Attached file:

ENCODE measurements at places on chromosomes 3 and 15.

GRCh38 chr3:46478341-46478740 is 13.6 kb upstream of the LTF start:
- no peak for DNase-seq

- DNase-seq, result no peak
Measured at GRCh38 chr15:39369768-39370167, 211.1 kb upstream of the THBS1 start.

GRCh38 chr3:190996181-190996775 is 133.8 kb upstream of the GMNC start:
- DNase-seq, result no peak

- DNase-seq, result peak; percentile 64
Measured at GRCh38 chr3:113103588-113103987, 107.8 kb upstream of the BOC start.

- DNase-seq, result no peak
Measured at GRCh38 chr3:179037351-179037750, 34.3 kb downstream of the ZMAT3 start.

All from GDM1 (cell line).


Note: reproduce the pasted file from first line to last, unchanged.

ENCODE measurements at places on chromosomes 3 and 15.

GRCh38 chr3:46478341-46478740 is 13.6 kb upstream of the LTF start:
- no peak for DNase-seq

- DNase-seq, result no peak
Measured at GRCh38 chr15:39369768-39370167, 211.1 kb upstream of the THBS1 start.

GRCh38 chr3:190996181-190996775 is 133.8 kb upstream of the GMNC start:
- DNase-seq, result no peak

- DNase-seq, result peak; percentile 64
Measured at GRCh38 chr3:113103588-113103987, 107.8 kb upstream of the BOC start.

- DNase-seq, result no peak
Measured at GRCh38 chr3:179037351-179037750, 34.3 kb downstream of the ZMAT3 start.

All from GDM1 (cell line).